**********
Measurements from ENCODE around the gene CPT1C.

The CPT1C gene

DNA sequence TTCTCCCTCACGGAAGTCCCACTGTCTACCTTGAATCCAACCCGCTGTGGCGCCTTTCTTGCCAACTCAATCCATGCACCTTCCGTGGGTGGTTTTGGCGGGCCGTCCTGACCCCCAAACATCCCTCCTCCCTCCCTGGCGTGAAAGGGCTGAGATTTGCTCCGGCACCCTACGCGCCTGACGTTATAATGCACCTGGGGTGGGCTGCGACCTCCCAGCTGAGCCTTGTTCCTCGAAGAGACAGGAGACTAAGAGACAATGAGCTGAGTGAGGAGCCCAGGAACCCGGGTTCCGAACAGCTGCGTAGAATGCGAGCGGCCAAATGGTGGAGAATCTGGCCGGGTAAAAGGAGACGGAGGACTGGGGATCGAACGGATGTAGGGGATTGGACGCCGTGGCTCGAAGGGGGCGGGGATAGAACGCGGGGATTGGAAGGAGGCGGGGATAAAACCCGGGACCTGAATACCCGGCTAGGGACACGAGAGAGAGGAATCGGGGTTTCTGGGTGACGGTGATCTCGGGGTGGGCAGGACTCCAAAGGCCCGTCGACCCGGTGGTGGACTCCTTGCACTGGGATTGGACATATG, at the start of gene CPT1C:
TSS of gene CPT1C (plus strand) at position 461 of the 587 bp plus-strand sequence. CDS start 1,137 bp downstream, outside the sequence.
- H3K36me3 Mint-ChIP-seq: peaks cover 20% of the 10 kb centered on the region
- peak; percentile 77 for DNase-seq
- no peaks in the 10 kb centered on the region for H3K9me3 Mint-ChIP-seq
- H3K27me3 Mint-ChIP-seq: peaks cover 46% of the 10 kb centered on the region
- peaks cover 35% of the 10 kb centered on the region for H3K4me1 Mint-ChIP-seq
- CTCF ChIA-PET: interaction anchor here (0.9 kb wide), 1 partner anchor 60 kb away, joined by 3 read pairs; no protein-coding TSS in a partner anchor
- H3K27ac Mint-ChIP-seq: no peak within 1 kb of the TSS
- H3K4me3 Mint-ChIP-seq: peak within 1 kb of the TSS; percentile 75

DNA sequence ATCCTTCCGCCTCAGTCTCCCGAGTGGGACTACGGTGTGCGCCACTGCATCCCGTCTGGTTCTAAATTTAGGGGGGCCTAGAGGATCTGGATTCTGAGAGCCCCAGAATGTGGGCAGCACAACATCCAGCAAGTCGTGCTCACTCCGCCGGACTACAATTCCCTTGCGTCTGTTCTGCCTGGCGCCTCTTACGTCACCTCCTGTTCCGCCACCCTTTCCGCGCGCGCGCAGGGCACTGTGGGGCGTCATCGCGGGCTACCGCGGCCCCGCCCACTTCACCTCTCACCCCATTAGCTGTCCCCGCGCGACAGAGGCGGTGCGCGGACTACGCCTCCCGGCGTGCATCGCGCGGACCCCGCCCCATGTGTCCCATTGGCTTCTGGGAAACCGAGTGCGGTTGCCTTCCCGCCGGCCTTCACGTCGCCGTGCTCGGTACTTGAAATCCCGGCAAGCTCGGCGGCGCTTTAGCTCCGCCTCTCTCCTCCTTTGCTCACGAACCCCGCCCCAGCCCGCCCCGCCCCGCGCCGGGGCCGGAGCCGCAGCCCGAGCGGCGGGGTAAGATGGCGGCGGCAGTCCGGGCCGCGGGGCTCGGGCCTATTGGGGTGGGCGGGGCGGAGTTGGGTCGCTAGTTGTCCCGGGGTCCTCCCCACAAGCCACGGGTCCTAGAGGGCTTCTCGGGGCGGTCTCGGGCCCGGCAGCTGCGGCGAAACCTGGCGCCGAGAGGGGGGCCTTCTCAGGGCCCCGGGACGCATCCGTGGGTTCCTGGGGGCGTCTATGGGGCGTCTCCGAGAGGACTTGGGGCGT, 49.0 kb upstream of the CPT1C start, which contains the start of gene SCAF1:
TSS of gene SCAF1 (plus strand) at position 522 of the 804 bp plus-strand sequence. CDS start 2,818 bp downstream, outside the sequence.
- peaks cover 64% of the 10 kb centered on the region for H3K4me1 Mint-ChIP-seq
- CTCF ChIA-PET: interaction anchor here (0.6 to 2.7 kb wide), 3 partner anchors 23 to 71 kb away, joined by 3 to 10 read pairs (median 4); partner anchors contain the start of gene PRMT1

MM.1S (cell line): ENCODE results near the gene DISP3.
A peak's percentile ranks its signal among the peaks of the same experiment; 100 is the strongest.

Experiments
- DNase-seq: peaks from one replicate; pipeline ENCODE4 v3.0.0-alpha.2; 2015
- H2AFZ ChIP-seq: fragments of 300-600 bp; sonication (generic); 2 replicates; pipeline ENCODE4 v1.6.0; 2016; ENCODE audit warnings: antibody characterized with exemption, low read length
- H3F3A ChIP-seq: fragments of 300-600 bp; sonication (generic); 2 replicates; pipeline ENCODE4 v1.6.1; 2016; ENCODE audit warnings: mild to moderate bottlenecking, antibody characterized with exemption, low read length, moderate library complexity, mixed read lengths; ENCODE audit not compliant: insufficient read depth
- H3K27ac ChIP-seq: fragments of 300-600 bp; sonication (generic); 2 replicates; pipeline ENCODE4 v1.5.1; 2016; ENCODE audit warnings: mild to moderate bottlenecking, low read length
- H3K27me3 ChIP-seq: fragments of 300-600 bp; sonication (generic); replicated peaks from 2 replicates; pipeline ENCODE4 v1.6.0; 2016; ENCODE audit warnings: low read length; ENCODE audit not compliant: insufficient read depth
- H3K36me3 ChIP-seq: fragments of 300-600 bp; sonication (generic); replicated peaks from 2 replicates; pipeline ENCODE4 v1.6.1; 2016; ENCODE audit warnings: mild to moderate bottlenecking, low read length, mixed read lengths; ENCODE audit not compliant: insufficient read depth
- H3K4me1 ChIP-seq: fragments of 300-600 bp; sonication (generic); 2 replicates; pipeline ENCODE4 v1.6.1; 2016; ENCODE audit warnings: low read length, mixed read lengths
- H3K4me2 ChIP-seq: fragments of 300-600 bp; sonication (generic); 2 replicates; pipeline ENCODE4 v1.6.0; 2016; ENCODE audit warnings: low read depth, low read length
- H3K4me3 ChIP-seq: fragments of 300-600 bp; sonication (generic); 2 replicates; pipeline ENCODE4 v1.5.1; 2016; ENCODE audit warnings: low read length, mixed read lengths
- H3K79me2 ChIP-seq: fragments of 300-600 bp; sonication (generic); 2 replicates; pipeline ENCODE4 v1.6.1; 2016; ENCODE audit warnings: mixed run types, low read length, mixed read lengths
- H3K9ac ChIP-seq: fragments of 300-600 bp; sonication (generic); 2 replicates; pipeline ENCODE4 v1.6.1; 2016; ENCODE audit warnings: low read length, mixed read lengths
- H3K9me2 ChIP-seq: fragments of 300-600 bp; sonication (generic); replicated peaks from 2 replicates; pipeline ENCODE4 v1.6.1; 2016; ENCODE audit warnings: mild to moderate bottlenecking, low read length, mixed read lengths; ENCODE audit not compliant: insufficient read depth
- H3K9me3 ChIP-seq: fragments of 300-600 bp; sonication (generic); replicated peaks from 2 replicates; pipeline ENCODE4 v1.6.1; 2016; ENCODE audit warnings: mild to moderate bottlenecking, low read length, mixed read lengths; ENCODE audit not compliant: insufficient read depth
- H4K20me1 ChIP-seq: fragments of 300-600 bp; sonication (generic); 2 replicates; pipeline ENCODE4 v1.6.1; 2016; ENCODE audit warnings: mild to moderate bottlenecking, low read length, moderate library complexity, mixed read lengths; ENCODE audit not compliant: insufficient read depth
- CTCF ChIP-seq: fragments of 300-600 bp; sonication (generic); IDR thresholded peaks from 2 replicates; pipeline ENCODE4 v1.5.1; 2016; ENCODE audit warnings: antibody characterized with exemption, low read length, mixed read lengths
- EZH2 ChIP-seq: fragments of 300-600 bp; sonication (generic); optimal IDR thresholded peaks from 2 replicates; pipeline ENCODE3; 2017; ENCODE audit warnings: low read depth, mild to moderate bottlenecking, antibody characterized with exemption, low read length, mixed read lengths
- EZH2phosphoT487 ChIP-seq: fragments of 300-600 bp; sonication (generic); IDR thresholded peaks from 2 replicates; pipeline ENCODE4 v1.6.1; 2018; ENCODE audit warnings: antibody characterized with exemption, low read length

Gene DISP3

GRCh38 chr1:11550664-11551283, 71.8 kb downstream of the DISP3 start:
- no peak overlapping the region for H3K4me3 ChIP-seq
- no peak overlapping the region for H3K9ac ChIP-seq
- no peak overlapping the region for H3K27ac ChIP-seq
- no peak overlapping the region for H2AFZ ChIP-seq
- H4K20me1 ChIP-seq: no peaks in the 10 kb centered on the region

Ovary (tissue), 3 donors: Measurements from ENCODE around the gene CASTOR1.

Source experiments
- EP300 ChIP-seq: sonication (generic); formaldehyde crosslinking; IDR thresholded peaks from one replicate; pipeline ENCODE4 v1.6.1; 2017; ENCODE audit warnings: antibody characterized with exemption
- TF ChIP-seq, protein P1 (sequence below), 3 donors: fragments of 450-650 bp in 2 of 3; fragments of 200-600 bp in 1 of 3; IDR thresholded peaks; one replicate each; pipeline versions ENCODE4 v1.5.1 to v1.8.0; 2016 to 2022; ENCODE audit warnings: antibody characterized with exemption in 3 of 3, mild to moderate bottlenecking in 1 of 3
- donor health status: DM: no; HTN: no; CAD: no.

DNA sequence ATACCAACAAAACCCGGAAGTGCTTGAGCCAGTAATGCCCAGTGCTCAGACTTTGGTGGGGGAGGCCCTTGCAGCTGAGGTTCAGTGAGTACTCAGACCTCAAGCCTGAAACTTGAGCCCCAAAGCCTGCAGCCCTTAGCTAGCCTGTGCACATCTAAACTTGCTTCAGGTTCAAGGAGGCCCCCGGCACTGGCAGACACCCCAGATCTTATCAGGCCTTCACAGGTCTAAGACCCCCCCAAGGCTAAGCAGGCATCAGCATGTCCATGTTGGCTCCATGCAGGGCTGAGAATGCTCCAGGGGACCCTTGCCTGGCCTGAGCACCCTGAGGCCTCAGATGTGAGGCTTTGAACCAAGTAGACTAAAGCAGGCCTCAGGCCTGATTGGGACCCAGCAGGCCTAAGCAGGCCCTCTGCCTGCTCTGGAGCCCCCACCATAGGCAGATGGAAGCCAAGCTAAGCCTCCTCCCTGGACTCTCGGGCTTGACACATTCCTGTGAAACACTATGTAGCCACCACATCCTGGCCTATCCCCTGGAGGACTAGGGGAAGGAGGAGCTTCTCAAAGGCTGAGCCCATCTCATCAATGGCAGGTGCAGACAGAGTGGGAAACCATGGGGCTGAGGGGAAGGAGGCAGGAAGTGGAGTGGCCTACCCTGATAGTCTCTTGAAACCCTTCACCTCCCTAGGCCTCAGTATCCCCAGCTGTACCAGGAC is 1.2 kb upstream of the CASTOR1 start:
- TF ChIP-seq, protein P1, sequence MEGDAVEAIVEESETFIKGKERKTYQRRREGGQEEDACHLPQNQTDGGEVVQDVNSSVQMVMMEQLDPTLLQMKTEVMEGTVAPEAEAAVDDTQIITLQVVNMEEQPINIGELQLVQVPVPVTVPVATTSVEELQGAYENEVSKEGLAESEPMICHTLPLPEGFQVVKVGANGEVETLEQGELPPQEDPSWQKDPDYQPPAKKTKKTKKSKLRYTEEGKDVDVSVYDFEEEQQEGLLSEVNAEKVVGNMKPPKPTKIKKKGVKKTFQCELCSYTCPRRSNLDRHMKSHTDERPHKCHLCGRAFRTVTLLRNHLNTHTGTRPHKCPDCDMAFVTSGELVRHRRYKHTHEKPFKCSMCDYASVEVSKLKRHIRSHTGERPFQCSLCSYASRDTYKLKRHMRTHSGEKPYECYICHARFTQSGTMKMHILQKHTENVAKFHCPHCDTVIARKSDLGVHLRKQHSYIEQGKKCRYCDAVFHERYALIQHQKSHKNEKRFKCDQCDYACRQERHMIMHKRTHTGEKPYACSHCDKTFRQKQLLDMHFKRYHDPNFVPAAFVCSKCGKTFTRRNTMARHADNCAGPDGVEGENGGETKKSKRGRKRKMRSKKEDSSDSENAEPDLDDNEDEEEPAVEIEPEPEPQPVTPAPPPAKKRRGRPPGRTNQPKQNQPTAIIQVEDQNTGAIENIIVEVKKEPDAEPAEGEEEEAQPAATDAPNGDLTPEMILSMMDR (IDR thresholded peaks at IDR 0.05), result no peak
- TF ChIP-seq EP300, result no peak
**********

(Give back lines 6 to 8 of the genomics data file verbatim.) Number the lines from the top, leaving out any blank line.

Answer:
- peak; percentile 77 for DNase-seq
- no peaks in the 10 kb centered on the region for H3K9me3 Mint-ChIP-seq
- H3K27me3 Mint-ChIP-seq: peaks cover 46% of the 10 kb centered on the region